INCOMING = Free-agent signing (Louis Domingue)
OUTGOING = Oscar Dansk and Myles Bell
ANALYSIS: Some teams really try to take advantage of those free-agent signings, which convert a waiver-wire guy into an entry-level contract. This particular team wound up acquiring three free-agent signings and using them on Domingue, Ben Hutton and Nick Holden. Are those guys keeper-worthy? Perhaps. Bell seems like a bust at this point and Dansk is trending in that direction too, so no big loss on the prospect front.
I wound up standing pat at the trade deadline, albeit not by choice. I had already moved upwards of 10 win-now talents in exchange for futures over the past month, but I was hoping to continue that trend. I felt I still had a handful of depth players who could have helped the contenders and I shopped them pretty hard, but found no takers. So this is what I’m left with now . . .
My roster going forward, arranged by salary from highest to lowest:
Keeper Forwards (8) — Sidney Crosby, Taylor Hall, Ryan Nugent-Hopkins, Ryan Callahan, William Karlsson, Milan Michalek, Matt Nieto and Lars Eller.
Expiring Forwards (11) — Jesper Fast, Tomas Jurco, Emerson Etem, Sam Gagner, Viktor Arvidsson, Reid Boucher, Patrick Eaves, Justin Fontaine, Jonathan Marchessault, Luke Glendening and Matt Hendricks.
Prospect Forwards (9) — Joel Armia, Daniel Sprong, Michael Mersch, Anton Slepyshev, Nikita Scherbak, Colin White, Sergei Tolchinsky, Martin Reway and Greg Chase.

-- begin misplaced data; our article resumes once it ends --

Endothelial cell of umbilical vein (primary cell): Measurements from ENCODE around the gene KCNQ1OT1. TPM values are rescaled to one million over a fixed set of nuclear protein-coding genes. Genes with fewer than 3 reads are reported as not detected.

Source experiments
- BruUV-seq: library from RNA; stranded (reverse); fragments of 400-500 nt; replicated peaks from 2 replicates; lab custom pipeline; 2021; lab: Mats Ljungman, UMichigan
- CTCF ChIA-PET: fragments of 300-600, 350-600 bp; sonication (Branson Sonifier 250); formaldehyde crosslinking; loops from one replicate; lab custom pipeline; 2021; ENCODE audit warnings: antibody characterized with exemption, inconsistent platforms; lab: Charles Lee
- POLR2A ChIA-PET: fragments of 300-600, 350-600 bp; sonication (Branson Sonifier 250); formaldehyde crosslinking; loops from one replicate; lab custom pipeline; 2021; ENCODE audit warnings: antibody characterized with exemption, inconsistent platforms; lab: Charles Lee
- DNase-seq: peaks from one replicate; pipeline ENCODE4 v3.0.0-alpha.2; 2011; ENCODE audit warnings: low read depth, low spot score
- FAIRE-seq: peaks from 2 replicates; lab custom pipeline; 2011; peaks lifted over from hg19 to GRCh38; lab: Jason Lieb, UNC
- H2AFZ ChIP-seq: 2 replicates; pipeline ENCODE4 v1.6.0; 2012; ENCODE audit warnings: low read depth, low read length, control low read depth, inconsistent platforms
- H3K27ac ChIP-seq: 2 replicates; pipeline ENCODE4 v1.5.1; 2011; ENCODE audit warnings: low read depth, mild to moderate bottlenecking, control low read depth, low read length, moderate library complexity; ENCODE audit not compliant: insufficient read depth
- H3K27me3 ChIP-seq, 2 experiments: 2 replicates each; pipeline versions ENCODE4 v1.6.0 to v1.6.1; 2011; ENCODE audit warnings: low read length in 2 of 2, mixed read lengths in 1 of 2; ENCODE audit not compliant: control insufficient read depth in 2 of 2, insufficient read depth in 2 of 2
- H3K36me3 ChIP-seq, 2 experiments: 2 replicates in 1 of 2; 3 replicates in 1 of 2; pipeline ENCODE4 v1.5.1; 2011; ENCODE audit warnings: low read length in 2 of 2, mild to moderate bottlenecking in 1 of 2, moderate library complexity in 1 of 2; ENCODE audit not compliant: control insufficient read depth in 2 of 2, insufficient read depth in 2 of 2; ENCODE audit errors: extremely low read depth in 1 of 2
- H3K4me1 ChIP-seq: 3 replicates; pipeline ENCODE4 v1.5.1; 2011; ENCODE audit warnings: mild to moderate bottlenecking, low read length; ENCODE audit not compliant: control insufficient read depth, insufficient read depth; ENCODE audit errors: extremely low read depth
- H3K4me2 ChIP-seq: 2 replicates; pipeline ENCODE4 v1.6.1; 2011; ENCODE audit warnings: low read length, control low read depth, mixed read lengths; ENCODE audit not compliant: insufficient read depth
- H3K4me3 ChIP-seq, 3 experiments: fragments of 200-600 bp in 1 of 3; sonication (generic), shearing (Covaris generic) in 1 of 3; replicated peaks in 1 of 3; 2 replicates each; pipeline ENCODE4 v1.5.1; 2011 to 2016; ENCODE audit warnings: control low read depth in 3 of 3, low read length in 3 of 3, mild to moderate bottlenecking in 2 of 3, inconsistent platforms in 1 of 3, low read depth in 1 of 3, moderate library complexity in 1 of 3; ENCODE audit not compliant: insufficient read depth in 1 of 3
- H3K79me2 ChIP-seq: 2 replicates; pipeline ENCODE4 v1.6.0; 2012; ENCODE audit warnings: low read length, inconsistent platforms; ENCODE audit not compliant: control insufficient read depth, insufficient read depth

Keeper Defencemen (8) — Erik Karlsson, Zach Bogosian, Jacob Trouba, Calvin de Haan, Adam Clendening, Paul Martin, Erik Gudbranson and Jeff Petry.
Expiring Defencemen (0) — None.
Prospect Defencemen (2) — Gustav Forsling and Slater Koekkoek.
Keeper Goaltenders (1) — Carey Price.
Expiring Goaltenders (2) — Joonas Korpisalo and Jeff Zatkoff.
Prospect Goaltenders (1) — Laurent Brossoit.
Draft Picks (8) — First-round pick (currently 8th overall), second-round pick (currently 37th) and six third-round picks (currently 51st, 55th, 56th, 57th, 58th and 59th).
This league allows teams to keep a maximum of 15 or a minimum of five players. I’ll probably keep closer to the minimum this off-season. Armia will be losing his prospect status and becoming a keeper very soon unless he’s sent back to the minors. Mersch and Slepyshev could be at risk of activating their entry-level contracts as well if they are called back up to the NHL down the stretch. My absolute keepers, as of today, are Crosby, Hall, Nugent-Hopkins, Erik Karlsson, Trouba, Petry and Price. That is only seven, but I’m on the fence about guys like William Karlsson, Nieto, Eller and Clendening, so if they impress me over the final third of the season, that total could get as high as 11 or even 14 depending on those prospects. Time will tell . . .
Also a seller here, with the trade deadline already behind us, my team is happily on a three-week losing skid. With four weeks remaining in our regular season, I have two more matchups against teams currently below me in the standings, so the “goal” will be to lose those as well. If the season ended today, I would be picking eighth overall in our rookie draft, but if I lose out, I should end up picking sixth or hopefully fifth. Go team!
Larry Fisher is a sports reporter at The Daily Courier in Kelowna, British Columbia, Canada, and has been an at-large contributor for The Hockey Writers since August 2014.